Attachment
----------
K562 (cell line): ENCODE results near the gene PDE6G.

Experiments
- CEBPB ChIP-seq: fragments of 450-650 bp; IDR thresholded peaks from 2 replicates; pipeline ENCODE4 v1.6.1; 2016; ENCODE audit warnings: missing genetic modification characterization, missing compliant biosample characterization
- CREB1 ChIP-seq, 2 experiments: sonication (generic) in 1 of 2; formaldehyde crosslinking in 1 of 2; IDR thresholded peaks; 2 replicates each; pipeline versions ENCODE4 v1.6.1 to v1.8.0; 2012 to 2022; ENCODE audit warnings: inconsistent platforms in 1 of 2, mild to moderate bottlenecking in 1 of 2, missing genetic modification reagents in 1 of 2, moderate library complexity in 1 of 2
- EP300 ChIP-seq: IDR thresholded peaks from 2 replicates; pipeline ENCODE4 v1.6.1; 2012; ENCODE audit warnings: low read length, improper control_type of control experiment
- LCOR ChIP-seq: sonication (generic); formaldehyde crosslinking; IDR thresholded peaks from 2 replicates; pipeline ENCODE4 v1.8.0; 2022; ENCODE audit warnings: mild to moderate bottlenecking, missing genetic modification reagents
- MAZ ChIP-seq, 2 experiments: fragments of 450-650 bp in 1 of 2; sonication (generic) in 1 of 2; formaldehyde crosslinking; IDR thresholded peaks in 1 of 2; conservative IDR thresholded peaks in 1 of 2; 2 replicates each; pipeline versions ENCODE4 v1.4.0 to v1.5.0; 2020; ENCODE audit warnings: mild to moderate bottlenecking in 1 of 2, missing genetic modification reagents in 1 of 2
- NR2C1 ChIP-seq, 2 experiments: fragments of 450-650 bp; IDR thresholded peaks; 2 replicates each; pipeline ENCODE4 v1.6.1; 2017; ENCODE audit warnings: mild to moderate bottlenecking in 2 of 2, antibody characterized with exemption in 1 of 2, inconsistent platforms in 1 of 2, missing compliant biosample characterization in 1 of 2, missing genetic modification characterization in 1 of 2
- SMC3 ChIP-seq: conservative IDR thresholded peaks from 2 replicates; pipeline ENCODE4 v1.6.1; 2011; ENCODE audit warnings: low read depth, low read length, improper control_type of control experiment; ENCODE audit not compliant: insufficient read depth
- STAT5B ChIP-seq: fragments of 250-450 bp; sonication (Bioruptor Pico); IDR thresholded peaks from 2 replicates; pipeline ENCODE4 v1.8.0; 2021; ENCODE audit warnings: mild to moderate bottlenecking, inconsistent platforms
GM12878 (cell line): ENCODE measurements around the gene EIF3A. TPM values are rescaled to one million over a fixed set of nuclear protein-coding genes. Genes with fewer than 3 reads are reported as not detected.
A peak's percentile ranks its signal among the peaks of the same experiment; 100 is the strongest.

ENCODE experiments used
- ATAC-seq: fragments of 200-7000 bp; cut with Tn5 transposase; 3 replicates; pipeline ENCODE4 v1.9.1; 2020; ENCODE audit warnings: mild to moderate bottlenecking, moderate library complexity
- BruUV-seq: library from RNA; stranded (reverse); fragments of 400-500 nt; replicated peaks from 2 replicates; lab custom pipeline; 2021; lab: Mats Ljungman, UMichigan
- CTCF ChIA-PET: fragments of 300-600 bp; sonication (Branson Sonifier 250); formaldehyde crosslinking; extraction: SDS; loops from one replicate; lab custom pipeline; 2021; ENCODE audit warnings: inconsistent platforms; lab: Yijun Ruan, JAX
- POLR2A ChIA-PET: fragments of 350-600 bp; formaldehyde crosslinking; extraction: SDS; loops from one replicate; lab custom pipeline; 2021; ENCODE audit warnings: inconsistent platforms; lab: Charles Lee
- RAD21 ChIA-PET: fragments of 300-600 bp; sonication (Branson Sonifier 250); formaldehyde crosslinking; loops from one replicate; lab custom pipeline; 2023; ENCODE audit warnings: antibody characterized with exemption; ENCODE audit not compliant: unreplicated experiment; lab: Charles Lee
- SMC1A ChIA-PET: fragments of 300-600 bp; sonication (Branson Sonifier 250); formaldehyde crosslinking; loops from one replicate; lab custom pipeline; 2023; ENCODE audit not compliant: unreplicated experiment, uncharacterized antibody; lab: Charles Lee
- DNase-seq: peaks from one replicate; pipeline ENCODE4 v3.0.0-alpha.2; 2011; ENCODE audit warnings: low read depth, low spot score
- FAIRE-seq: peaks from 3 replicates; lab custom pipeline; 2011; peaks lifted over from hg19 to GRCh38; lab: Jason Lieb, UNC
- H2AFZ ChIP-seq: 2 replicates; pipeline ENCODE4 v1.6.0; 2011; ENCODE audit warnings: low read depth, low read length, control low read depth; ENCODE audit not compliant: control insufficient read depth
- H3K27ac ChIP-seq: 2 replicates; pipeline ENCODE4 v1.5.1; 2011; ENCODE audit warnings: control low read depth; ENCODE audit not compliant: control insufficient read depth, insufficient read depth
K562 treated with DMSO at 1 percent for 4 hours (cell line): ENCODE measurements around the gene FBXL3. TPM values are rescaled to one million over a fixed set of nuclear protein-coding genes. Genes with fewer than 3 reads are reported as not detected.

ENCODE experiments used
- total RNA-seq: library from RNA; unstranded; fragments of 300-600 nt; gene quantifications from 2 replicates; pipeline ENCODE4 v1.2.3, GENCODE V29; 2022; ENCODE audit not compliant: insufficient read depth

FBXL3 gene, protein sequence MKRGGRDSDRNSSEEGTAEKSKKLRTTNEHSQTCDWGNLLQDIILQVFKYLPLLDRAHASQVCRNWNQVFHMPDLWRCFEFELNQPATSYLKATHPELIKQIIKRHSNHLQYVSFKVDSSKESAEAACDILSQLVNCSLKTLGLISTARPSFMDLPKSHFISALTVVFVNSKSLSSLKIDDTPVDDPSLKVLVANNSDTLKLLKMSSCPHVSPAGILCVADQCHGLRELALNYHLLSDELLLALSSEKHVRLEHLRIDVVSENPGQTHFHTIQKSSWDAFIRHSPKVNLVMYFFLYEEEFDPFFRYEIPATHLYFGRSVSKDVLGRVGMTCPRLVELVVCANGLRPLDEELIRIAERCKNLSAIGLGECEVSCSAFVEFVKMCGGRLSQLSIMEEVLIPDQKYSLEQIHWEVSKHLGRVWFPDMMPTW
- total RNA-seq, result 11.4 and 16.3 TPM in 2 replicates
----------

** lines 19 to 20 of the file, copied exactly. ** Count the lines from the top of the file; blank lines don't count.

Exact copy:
- SMC1A ChIA-PET: fragments of 300-600 bp; sonication (Branson Sonifier 250); formaldehyde crosslinking; loops from one replicate; lab custom pipeline; 2023; ENCODE audit not compliant: unreplicated experiment, uncharacterized antibody; lab: Charles Lee
- DNase-seq: peaks from one replicate; pipeline ENCODE4 v3.0.0-alpha.2; 2011; ENCODE audit warnings: low read depth, low spot score